In the lower right portion of the image, a 35 km impact crater gives interesting insights into the subsurface. Here, an approximately 20 km long, 9 km wide and several hundreds of meters deep pit opens and exposes different alternating layers in the subsurface. Some of the layers appear to be composed of brecciated materials. The curvilinear form of a prominent fault inside the pit suggests a formation by collapse. This kind of collapses are known to happen in volcanically active regions where ancient lava tubes or magma chambers emptied and as a consequence created voids in the underground which later collapsed. The region in and around Mare Serpentis is known to have been volcanically active in the past.

High Resolution Stereo Camera (HRSC)

» information to image origin and processing

The images were acquired by the HRSC (High Resolution Stereo Camera) on 1 May 2022 during Mars Express Orbits 23157. The ground resolution is approximately 21 meters per pixel and the image is centered at about 44° East and 30° South. The color image was created using data from the nadir channel, the field of view which is aligned perpendicular to the surface of Mars, and the color channels of the HRSC. The oblique perspective view was generated from the digital terrain model, the nadir and color channels of HRSC. The anaglyph image, which creates a three-dimensional impression of the landscape when viewed with red/blue or red/green glasses, was derived from the nadir channel and one stereo channel.  The color-coded topographic view is based on a digital terrain model (DTM) of the region, from which the topography of the landscape can be derived. The reference body for the HRSC-DTM is a Mars equipotential surface (Areoid).

 

HRSC is a camera experiment that was developed and is operated by the German Aerospace Center (Deutsches Zentrum für Luft- und Raumfahrt; DLR). The systematic processing of the camera data took place at the DLR Institute for Planetary Research in Berlin-Adlershof. The working group of Planetary Science and Remote Sensing at Freie Universität Berlin used the data to create the image products shown here.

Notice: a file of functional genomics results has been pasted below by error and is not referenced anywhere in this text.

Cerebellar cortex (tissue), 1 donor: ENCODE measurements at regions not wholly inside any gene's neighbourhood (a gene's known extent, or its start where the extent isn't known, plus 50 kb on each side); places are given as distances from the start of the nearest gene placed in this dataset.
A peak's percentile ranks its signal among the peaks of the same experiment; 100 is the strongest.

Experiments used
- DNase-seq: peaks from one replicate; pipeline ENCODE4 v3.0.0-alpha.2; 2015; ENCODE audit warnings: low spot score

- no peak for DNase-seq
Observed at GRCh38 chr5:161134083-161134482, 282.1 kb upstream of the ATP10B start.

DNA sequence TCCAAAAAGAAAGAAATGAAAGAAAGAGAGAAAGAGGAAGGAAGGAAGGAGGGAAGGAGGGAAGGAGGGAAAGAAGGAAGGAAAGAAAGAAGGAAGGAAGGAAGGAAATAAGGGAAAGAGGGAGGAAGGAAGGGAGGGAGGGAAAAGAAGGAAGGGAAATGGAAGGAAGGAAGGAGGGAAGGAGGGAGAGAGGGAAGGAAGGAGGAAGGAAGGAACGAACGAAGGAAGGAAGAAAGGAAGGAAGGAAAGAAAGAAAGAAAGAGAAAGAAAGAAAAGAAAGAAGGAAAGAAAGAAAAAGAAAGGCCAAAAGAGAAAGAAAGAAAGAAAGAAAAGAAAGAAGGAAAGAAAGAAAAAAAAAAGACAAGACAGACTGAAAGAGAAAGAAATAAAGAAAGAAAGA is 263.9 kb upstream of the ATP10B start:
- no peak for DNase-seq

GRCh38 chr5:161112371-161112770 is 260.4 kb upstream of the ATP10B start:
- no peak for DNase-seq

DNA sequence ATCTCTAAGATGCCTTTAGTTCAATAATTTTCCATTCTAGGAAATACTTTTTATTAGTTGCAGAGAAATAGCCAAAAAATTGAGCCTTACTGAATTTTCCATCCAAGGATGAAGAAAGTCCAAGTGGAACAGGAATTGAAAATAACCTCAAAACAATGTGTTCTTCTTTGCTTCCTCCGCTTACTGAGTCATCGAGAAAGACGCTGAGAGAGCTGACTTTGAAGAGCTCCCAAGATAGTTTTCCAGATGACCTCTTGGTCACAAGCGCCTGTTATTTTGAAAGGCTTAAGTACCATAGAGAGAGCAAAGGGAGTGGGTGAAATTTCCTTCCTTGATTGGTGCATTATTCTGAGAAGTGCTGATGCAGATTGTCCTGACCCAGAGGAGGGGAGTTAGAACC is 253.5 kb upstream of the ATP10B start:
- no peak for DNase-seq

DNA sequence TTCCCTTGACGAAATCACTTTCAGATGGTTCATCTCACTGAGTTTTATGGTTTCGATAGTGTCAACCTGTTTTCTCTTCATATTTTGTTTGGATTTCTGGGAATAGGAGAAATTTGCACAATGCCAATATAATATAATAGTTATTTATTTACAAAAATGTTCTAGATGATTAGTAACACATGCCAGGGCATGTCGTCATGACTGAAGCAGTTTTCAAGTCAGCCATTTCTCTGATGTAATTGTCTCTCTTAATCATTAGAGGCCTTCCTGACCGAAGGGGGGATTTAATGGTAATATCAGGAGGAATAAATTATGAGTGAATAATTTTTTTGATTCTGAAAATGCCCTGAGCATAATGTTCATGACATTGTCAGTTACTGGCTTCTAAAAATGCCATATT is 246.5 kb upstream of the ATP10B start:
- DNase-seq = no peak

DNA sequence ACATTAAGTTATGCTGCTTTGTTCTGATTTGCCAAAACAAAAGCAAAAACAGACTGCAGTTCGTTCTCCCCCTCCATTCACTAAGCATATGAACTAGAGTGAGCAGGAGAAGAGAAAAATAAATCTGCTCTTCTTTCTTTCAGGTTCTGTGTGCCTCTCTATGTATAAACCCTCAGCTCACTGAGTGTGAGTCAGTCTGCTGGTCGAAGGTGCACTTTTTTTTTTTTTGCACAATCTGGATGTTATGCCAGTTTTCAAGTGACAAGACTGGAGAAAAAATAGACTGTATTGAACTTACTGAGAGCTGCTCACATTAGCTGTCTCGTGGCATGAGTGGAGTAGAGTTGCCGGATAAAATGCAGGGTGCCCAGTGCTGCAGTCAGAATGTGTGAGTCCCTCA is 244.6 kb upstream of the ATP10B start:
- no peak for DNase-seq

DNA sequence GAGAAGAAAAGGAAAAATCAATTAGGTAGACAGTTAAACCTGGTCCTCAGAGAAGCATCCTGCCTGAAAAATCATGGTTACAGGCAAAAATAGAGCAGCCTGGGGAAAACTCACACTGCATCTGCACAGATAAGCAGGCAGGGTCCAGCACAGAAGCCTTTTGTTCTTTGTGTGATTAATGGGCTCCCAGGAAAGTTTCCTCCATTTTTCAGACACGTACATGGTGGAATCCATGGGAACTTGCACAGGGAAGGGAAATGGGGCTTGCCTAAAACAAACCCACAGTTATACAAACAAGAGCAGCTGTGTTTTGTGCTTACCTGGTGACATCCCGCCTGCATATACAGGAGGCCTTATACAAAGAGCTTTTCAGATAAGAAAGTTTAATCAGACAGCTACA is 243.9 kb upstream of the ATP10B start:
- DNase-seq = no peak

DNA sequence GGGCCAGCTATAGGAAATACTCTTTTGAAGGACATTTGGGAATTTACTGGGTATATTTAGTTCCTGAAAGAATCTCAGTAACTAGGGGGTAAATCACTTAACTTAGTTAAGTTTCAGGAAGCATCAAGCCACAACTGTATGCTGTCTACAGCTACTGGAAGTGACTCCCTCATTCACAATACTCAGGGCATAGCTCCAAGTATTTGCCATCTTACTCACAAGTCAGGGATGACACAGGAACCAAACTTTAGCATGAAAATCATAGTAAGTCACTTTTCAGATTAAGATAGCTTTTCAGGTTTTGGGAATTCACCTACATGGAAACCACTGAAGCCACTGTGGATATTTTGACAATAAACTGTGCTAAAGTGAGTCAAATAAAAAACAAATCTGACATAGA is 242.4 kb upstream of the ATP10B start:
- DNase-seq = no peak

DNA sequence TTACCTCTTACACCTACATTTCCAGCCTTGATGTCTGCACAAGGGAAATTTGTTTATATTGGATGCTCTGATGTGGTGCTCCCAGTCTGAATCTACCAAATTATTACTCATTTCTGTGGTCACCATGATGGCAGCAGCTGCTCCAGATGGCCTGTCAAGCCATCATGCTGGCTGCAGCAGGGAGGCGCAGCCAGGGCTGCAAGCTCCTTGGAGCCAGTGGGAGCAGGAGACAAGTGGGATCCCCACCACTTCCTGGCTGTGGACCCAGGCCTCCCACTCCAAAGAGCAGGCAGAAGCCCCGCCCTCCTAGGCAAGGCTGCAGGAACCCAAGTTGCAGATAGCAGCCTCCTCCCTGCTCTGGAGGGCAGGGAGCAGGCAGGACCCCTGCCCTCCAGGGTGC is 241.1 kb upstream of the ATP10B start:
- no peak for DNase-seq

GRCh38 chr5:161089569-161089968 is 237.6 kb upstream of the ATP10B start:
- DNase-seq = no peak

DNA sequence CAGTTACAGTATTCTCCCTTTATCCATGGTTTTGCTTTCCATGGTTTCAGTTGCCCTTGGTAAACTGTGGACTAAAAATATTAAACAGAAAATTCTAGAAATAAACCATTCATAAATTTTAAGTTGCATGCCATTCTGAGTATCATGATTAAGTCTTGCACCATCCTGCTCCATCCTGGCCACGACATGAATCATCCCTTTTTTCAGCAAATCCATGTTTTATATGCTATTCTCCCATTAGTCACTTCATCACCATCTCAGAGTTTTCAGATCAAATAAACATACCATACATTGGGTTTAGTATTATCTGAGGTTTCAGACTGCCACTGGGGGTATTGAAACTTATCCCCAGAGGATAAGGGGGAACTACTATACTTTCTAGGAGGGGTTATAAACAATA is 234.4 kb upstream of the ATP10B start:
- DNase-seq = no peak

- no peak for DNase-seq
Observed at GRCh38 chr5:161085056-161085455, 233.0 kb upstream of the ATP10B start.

To download released raw images and DTMs of the region in GIS-ready formats, follow this link to the mapserver.

Images: ESA/DLR/FU Berlin, CC BY-SA 3.0 IGO

Copyright Notice:

Where expressly stated, images are licenced under the Creative Commons Attribution-ShareAlike 3.0 IGO (CC BY-SA 3.0 IGO) licence. The user is allowed to reproduce, distribute, adapt, translate and publicly perform it, without explicit permission, provided that the content is accompanied by an acknowledgement that the source is credited as 'ESA/DLR/FU Berlin', a direct link to the licence text is provided and that it is clearly indicated if changes were made to the original content. Adaptation / translation / derivatives must be distributed under the same licence terms as this publication.

The High Resolution Stereo Camera was developed at the German Aerospace Center (DLR) and built in collaboration with partners in industry (EADS Astrium, Lewicki Microelectronic GmbH and Jena-Optronik GmbH). The science team, which is headed by Principal Investigator (PI) Dr. Thomas Roatsch, consists of 52 co-investigators from 34 institutions and 11 countries. The camera is operated by the DLR Institute of Planetary Research in Berlin-Adlershof.